• - a small, relatively inexpensive computer with a microprocessor as its central processing unit (CPU). It includes a microprocessor, memory and minimal input/output (I/O) circuitry mounted on a single printed circuit board(PCB). Microcomputers became popular in the 1970s and 1980s with the advent of increasingly powerful microprocessors. The predecessors to these computers, mainframes and minicomputers, were comparatively much larger and more expensive (though indeed present-day mainframes such as the IBM System z machines use one or more custom microprocessors as their CPUs). Many microcomputers (when equipped with a keyboard and screen for input and output) are also personal computers (in the generic sense). The abbreviation micro was common during the 1970s and 1980s, but has now fallen out of common usage.


  • - a multi-purpose computer whose size, capabilities, and price make it feasible for individual use. Personal computers are intended to be operated directly by an end user, rather than by a computer expert or technician. Unlike large costly minicomputer and mainframes, time-sharing by many people at the same time is not used with personal computers.

  • - commonly known as the IBM PC, is the original version of the IBM PC compatible hardware platform. It is IBM model number 5150 and was introduced on August 12, 1981. It was created by a team of engineers and designers under the direction of Philip Don Estridge of the IBM Entry Systems Division in Boca Raton, Florida.

The generic term "personal computer" ("PC") was in use years before 1981, applied as early as 1972 to the Xerox PARC's Alto, but the term "PC" came to mean more specifically a desktop microcomputer compatible with IBM's Personal Computer branded products. The machine was based on open architecture, and third-party suppliers sprang up to provide peripheral devices, expansion cards, and software. IBM had a substantial influence on the personal computer market in standardizing a platform for personal computers, and "IBM compatible" became an important criterion for sales growth. Only the Apple Macintosh family kept a significant share of the microcomputer market after the 1980s without compatibility to the IBM personal computer.

  • - more commonly known as the IBM AT and also sometimes called the PC AT or PC/AT, was IBM's second-generation PC, designed around the 6 MHz Intel 80286 microprocessor and released in 1984 as System Unit 5170. The name AT stood for "Advanced Technology," and was chosen because the AT offered various technologies that were then new in personal computers; one such advancement was that the 80286 processor supported protected mode. IBM later released an 8 MHz version of the AT.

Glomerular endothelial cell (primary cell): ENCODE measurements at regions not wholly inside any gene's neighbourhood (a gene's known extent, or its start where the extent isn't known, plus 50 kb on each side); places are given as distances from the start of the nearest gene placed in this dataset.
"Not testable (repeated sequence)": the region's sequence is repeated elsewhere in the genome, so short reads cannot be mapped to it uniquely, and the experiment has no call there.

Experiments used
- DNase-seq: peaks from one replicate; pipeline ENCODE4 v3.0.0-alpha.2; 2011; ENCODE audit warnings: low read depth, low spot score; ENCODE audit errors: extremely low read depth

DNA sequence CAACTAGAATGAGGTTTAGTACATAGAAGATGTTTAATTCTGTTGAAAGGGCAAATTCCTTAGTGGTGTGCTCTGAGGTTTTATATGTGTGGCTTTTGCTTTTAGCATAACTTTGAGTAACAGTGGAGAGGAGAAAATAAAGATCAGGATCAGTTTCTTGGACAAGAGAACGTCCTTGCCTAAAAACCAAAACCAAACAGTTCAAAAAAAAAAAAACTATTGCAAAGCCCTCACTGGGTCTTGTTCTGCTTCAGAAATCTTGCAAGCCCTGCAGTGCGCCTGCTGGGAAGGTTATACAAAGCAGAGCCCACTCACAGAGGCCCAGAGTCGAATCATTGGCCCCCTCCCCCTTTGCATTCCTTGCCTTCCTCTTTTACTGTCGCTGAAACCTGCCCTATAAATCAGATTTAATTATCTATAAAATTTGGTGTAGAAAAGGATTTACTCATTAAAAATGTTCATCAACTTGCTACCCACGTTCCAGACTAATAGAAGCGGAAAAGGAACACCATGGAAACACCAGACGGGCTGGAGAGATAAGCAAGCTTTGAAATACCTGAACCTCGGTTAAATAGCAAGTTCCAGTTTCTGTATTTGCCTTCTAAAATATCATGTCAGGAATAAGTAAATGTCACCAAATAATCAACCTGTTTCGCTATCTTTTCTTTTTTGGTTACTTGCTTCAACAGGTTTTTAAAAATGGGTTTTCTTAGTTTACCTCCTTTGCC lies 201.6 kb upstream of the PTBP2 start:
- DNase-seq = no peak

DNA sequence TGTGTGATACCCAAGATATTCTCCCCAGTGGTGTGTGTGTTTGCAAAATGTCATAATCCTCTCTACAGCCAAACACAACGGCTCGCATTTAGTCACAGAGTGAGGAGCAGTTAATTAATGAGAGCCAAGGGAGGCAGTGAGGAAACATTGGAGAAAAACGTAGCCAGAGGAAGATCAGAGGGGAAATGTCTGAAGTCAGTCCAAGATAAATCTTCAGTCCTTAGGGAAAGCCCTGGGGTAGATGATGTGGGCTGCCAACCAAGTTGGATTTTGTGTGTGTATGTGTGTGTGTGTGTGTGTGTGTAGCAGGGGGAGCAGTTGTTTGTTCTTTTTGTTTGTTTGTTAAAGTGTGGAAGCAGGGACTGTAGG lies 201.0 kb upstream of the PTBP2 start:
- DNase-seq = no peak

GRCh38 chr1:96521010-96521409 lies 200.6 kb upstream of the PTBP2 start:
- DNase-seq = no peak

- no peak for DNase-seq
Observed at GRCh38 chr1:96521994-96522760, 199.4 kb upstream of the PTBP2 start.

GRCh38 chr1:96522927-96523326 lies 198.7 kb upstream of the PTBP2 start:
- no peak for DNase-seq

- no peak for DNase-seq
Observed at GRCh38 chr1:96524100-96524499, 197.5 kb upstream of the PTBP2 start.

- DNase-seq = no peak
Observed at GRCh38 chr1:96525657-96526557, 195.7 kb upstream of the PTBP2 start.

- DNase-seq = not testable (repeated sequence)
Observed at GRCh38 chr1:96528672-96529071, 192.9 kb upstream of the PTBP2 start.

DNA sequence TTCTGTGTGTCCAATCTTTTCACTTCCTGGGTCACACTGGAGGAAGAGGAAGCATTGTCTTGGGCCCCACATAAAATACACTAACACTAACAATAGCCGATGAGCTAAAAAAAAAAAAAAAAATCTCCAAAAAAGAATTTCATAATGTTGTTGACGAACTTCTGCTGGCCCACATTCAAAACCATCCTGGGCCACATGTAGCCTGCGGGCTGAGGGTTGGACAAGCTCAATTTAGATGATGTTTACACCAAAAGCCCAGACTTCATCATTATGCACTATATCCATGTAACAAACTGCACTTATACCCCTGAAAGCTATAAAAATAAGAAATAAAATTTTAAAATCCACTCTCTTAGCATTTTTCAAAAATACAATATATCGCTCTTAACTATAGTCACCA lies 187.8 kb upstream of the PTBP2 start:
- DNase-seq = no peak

• - also known as the PC 97, PC 98, PC 99, or PC 2001 specification, is a series of hardware design requirements and recommendations for IBM PC compatible personal computers, compiled by Microsoft and Intel Corporation during 1997–2001. They were aimed at helping manufacturers provide hardware that made the best use of the capabilities of the Microsoft Windows operating system, and to simplify setup and use of such computers. Every part of a standard computer and the most common kinds of peripheral devices are defined with specific requirements. Systems and devices that meet the specification should be automatically recognized and configured by the operating system.

  • - Advanced Technology eXtended, is a motherboard and power supply configuration specification developed by Intel in 1995 to improve on previous de facto standards like the AT design. It was the first major change in desktop computer enclosure, motherboard and power supply design in many years, improving standardization and interchangeability of parts. The specification defines the key mechanical dimensions, mounting point, I/O panel, power and connector interfaces between a computer case, a motherboard and a power supply.

ATX is the most common motherboard design. Other standards for smaller boards (including microATX, FlexATX, nano-ITX, and mini-ITX) usually keep the basic rear layout but reduce the size of the board and the number of expansion slots. Dimensions of a full-size ATX board are 12 × 9.6 in (305 × 244 mm), which allows many ATX chassis to also accept microATX boards. The official ATX specifications were released by Intel in 1995 and have been revised numerous times since. The most recent ATX motherboard specification is version 2.2. The most recent ATX12V power supply unit specification is 2.4, released in April 2013. EATX (Extended ATX) is a bigger version of the ATX motherboard with 12 x 13 inch dimensions. Advantages of having an EATX motherboard is dual socket support.

Mini ATX


Intel NUC

  • Intel NUC - a powerful 4x4-inch mini PC with entertainment, gaming, and productivity features, including a customizable board that is ready to accept the memory, storage, and operating systems that you want.


UDOO x86 Advanced Plus

Single-board computer

See also Network#Hardware 2

  • 96Boards - a range of specifications with boards and peripherals offering different performance levels and features in a standard footprint.


Raspberry Pi


  • BeagleBone - Explore the high-performance, low-power world with the tiny, affordable, open-source Beagles. Putting Android, Ubuntu and other Linux flavors at your fingertips, the Beagle family revs as high as 1GHz with flexible peripheral interfaces and a proven ecosystem of feature-rich "Cape" plug-in boards.

Banana Pi

Orange Pi

  • Orange Pi Pc Plus - It’s an open-source single-board computer. It can run Android 4.4, Ubuntu, Debian, Raspbian Image. It uses the AllWinner H3 SoC, and has 1GB DDR3 SDRAM.



  • Turris Omnia - With powerful hardware, Turris Omnia can handle gigabit traffic and still be able to do much more. You can use it as a home server, NAS, printserver and it even has a virtual server built-in. [4]